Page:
The ECG - The Basics Revisited
The 12 lead ECG is an essential tool in the management of all cardiac disorders. Demystifying this series of squiggles in order to come to a meaningful diagnosis is one of the great arts of...
The 12 lead ECG is an essential tool in the management of all cardiac disorders. Demystifying this series of squiggles in order to come to a meaningful diagnosis is one of the great arts of modern medicine and one which this course is designed to develop.
Electrocardiogram (ECG) was a phrase first coined by Willem Einthoven in 1893. Over the next two decades he went on to perfect the tool and coined many of the phrases and nomenclature we still use today. The ECG examines electrical voltages detected from depolarising cardiac muscle and translates them into images for our interpretation. It records on standardised moving paper with temporal divisions demarcating 200ms of duration (large squares) or 40ms (small squares) for ease of interpretation. The size of each deflection on the ECG is also standardised with 1mV usually representing 1cm of movement on the ECG.
P waves represent atrial depolarisation. The QRS complex represents ventricular depolarisation, with the greater ventricular mass apparent in the greater size of complex. Atrial repolarisation is buried within this QRS and so is not seen. The repolarisation of the ventricle is seen as the T wave.
The PR interval demarcates the time taken for conduction to pass from the atria to the ventricles through the AV node. A short PR interval, that less than 0.12s (three small squares), represents abnormally rapid conduction and may indicate an area of additional, faster, conduction tissue between the atria and ventricles, known as an accessory pathway. A long PR interval (>0.2 s) represents delayed conduction through the AV node and is referred to as first degree heart block.
The QRS represents ventricular depolarisation and occurs through His-Purkinje fibres which have rapid conduction capabilities. Normal conduction takes less than 0.12s (three small squares) and any prolongation of this duration represents conduction block in the His- Purkinje system. These fibres divide to overly the left and right sides of the heart, forming two main bundles – the left bundle and right bundle – hence the phrase bundle branch block.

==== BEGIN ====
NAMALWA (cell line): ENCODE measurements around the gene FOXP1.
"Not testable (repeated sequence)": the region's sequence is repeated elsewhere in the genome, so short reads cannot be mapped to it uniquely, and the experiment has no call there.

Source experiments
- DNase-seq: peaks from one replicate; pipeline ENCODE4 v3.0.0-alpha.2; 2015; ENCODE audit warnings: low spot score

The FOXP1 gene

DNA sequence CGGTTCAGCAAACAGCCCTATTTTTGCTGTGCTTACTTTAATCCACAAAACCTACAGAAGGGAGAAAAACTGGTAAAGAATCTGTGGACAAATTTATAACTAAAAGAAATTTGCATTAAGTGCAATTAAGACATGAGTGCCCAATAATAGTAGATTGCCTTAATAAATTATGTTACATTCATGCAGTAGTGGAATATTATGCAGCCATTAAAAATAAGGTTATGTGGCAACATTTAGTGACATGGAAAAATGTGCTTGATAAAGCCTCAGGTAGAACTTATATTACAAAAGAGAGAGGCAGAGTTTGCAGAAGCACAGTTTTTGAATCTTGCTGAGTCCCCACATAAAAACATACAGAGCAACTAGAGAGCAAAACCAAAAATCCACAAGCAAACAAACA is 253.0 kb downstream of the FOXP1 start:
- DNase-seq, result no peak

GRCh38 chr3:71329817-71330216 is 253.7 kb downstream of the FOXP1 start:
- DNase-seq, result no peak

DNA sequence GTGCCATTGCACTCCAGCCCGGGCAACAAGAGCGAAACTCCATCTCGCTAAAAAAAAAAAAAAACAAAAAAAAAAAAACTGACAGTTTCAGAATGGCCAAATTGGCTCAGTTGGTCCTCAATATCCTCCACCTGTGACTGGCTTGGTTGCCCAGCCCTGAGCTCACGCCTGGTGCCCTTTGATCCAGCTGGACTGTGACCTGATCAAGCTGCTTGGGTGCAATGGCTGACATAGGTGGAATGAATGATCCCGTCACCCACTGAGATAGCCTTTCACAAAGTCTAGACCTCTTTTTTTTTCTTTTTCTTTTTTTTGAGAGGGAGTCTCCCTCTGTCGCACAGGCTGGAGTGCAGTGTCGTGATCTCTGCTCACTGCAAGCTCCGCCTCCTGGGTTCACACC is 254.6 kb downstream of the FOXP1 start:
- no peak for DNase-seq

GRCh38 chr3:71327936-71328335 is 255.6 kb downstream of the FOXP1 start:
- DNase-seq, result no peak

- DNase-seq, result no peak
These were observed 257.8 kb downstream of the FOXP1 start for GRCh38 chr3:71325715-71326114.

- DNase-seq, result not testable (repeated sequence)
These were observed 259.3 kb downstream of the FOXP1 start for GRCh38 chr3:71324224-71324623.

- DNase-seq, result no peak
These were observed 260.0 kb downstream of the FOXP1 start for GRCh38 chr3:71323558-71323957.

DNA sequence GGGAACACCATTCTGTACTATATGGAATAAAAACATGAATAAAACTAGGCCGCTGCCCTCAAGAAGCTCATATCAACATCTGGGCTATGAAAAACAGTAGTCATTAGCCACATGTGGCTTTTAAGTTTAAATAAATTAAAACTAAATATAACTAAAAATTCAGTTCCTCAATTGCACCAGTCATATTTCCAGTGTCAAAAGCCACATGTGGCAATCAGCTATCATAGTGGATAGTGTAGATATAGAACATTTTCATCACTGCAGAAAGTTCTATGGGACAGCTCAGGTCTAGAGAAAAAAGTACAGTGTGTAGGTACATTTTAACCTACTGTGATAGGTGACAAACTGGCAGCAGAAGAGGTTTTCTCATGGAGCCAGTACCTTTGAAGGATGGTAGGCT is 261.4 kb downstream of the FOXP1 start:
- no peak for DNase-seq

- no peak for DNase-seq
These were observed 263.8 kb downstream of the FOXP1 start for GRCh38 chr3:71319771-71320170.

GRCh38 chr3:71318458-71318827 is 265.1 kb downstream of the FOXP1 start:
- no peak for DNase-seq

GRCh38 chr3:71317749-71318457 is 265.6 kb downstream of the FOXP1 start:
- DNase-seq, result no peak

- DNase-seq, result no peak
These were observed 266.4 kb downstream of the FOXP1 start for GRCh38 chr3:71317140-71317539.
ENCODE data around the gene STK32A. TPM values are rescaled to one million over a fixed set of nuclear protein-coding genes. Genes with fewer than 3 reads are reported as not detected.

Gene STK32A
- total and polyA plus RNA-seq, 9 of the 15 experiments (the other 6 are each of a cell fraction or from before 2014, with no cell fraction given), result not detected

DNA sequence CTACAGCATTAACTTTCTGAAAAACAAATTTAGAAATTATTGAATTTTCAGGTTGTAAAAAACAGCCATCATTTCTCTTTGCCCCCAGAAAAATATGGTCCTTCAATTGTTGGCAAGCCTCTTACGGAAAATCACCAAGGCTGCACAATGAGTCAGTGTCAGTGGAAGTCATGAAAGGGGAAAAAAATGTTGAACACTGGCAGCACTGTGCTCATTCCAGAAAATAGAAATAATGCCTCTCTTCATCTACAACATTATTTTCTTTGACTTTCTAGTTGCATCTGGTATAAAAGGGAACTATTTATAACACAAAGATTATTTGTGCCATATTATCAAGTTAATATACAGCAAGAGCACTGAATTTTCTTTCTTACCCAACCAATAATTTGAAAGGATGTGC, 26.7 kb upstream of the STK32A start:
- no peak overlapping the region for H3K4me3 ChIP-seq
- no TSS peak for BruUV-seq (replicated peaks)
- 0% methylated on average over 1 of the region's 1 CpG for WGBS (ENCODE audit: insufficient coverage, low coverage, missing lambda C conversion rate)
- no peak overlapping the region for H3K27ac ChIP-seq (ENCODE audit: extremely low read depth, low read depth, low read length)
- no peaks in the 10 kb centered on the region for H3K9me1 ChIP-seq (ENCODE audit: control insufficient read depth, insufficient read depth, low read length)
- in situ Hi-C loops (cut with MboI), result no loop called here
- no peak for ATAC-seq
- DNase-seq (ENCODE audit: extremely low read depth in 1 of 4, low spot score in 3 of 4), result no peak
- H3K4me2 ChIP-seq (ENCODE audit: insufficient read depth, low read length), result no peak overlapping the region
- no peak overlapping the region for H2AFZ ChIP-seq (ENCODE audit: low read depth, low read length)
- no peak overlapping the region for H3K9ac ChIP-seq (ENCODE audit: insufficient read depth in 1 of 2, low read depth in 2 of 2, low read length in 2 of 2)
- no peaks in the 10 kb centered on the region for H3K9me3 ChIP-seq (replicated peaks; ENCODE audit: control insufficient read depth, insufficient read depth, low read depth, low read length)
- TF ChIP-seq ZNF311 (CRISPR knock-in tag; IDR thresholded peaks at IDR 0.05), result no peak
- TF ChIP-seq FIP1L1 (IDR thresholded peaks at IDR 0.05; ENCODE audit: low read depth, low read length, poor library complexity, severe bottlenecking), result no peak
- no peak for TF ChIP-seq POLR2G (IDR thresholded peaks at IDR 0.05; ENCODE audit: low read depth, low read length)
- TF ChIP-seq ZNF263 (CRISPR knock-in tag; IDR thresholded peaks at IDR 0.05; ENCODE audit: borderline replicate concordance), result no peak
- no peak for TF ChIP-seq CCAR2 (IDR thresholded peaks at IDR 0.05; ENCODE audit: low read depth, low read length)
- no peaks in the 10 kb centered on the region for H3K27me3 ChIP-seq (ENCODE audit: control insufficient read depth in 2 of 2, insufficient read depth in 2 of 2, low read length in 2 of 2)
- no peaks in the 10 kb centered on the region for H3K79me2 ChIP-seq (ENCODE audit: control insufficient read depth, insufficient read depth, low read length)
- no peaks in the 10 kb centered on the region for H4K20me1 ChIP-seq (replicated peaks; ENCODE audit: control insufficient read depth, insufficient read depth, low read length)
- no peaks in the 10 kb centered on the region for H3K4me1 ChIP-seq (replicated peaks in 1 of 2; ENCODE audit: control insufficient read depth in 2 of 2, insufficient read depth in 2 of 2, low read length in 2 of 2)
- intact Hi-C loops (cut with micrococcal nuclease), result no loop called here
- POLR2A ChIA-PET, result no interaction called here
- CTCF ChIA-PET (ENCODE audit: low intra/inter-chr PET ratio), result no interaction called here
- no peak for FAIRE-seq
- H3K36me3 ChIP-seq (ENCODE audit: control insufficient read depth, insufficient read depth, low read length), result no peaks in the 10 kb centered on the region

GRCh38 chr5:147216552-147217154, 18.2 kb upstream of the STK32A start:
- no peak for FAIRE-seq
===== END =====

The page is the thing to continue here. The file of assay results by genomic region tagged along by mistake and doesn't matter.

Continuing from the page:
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Dr Sharp qualified from Edinburgh Medical School in 1998. He was appointed as a Consultant Cardiologist at the Royal...
Dr Sharp qualified from Edinburgh Medical School in 1998. He was appointed as a Consultant Cardiologist at the Royal Devon and Exeter Hospital in 2011 and Honorary Associate Professor by the University of Exeter in 2018 before moving to the University Hospital of Wales in the summer of 2019. He conducted his early training at the Royal Infirmary of Edinburgh, before moving to London for his senior clinical training. He completed the prestigious Milan-Imperial Interventional Cardiology Fellowship programme, having spent a year in San Raffaele and Columbus Hospitals, Milan, Italy, under the tutelage of Professor Antonio Colombo. He also spent three years training in interventional cardiology at St Mary’s Hospital and The Hammersmith Hospital (Imperial College Hospitals) in London. Dr Sharp was awarded an MD postgraduate research degree from the University of Edinburgh for his work on the hypertensive heart and led a large research programme at the Royal Devon and Exeter Hospital, which he is now establishing in Wales. He has been Principal Investigator in more than 30 ethically-approved research trials since 2012 and has published extensively. He has an international reputation for leading the development of device-based treatments for hypertension (in particular that of renal denervation) and pulmonary embolism, as well as the advancement of intracoronary imaging and physiology.